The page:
Use this to troubleshoot issues related to vCenter operations. Everything from DB connectivity problems to vCenter crashes can be found here. This log will have a LOT of information in it and is a good place to start on many issues.
vmware logging to troubleshoot why the inventory service will not start.
This is a good log to use as a “one-stop-shop” for SSO authentication issues. Authentication requests/failures, as well as problems with an identity source, will post here.
A great place when troubleshooting errors within the Web Client. If you receive errors from simply clicking on objects, you begin chasing them down here!
While VMware logging certainly helps troubleshooting issues when they appear or perform Root Cause Analysis (RCA), it is only possible if they are actually available. In case of a disaster or just a bad server event, you may lose your VMware logging, especially if VMware system logging is not configured on a host or with default values.
It is strongly recommended to set up a Syslog server in your environment to gather vSphere log files as well as others. VMware proposes vRealize Log Insight, a Syslog solution that embeds plenty of dashboards, rules, and filters tailored to vSphere environments.
“vRealize Log Insight offers a tailored solution to consolidate third-party software and VMware logging”
Formerly known as VMware Log Intelligence, VMware vRealize Log Insight Cloud is a cloud service that offers a managed solution to get visibility across various public and private cloud through log forwarding. You will find the features of any respectable Syslog server such as log aggregation, analytics, dashboards, custom alerting…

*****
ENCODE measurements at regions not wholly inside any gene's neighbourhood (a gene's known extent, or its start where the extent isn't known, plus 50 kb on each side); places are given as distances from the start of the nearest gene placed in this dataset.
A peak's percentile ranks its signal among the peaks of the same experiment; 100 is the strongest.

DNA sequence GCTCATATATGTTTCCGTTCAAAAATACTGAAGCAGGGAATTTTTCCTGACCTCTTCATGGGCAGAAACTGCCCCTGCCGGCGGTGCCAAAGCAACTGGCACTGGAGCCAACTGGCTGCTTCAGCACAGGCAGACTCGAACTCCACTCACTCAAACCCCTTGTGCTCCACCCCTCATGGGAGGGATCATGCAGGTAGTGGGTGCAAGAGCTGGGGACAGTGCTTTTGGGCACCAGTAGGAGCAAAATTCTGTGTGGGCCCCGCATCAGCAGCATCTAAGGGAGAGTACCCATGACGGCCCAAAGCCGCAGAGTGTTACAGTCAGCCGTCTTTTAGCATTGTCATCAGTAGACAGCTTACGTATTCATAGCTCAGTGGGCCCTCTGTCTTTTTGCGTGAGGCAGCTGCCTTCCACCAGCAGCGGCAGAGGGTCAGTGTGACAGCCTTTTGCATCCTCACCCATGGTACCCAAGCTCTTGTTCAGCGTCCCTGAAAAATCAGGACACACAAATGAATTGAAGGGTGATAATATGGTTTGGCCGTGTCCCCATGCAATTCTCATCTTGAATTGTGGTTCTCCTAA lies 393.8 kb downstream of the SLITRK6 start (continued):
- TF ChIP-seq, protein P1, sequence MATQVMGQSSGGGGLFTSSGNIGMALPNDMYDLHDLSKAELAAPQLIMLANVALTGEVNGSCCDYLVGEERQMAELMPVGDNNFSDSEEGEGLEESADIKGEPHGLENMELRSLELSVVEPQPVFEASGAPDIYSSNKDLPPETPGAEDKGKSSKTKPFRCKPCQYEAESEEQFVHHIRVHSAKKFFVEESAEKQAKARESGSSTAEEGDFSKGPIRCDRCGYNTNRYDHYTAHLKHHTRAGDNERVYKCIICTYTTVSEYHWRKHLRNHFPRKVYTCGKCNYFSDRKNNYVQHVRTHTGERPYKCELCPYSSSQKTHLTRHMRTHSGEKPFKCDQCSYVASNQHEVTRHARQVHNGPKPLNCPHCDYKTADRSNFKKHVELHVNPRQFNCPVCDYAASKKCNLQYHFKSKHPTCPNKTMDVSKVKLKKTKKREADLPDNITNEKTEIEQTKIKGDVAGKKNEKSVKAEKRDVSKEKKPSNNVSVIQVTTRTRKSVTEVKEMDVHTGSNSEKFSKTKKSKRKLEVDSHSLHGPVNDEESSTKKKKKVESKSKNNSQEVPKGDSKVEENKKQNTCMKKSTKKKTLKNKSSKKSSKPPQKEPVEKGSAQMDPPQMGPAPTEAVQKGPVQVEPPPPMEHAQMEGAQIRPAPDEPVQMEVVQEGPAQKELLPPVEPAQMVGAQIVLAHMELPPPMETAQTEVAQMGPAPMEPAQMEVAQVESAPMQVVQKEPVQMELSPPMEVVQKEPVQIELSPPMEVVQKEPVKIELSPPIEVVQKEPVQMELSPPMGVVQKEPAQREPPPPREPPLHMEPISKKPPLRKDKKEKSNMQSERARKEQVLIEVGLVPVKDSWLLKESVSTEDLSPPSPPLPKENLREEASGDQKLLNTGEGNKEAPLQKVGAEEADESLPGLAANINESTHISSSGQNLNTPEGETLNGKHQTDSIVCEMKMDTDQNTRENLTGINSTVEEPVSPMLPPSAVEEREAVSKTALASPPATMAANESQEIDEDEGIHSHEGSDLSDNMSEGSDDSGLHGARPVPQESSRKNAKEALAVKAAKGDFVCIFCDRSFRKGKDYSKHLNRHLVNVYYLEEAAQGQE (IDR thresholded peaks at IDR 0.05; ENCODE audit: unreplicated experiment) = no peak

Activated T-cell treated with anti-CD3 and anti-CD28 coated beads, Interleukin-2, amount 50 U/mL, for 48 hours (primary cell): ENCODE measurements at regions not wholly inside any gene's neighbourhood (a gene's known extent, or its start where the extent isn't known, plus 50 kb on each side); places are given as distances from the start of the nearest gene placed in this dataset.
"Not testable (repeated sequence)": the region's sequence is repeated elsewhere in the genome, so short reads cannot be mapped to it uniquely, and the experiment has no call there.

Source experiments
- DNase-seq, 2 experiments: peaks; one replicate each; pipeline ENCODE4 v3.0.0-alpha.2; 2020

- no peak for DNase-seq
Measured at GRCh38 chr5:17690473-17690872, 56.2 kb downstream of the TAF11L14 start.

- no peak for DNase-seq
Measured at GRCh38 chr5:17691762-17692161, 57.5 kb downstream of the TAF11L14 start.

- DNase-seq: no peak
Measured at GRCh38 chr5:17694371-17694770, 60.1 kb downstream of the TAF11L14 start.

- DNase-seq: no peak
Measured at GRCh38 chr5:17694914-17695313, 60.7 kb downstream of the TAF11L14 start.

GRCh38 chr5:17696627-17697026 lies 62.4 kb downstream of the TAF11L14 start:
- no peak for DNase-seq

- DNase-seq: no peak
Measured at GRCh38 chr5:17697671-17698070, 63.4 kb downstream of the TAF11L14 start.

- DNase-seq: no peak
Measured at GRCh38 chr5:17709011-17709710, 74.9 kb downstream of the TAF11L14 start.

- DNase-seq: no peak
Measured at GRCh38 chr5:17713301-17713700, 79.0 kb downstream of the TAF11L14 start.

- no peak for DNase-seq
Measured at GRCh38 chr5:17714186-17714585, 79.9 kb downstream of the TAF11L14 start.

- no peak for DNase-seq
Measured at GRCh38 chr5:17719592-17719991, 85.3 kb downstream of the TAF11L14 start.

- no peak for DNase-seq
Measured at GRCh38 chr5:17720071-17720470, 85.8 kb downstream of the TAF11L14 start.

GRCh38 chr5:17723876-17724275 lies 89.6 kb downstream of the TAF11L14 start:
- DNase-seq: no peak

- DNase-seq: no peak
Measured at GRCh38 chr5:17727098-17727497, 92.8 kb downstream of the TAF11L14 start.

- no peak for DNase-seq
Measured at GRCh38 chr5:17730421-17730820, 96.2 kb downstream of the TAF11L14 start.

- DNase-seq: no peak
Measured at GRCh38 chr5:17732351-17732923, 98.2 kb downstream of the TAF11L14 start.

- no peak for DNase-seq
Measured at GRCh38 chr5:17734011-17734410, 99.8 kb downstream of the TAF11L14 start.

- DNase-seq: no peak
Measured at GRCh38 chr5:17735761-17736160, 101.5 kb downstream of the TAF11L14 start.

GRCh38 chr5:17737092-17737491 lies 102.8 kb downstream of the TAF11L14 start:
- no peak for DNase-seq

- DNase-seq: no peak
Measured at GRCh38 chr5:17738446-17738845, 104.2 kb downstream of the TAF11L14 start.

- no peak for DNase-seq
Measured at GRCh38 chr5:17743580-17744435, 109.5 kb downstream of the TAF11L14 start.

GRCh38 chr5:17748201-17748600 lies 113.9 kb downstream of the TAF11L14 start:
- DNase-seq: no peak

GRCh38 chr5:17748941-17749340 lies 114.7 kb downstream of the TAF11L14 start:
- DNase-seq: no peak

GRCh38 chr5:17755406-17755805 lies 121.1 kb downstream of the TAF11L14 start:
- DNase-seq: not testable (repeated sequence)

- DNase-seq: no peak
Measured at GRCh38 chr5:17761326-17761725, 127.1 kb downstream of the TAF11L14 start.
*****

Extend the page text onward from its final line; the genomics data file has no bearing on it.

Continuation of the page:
You can also install content packs to process data collected from third-party sources such as AD, Sharepoint, DellEMC, and other software vendors.
To properly protect your VMware environment, use Altaro VM Backup to securely backup and replicate your virtual machines. We work hard perpetually to give our customers confidence in their VMware backup strategy.
To keep up to date with the latest VMware best practices, become a member of the VMware DOJO now (it’s free).
To wrap up, even though VMware logging is highly resilient, keep in mind that you need to consider a remote Syslog collector for your ESXi hosts. It’s one of the most important things to do as you don’t want to lose your VMware logging in case of a serious outage. You don’t have to use the VMware Syslog Collector if you already have one in place, but consider using that for a smaller shop with no existing Syslog server in place. VMware also distributes VMware logging solutions in the form of vRealize Log Insight Cloud or on-premise.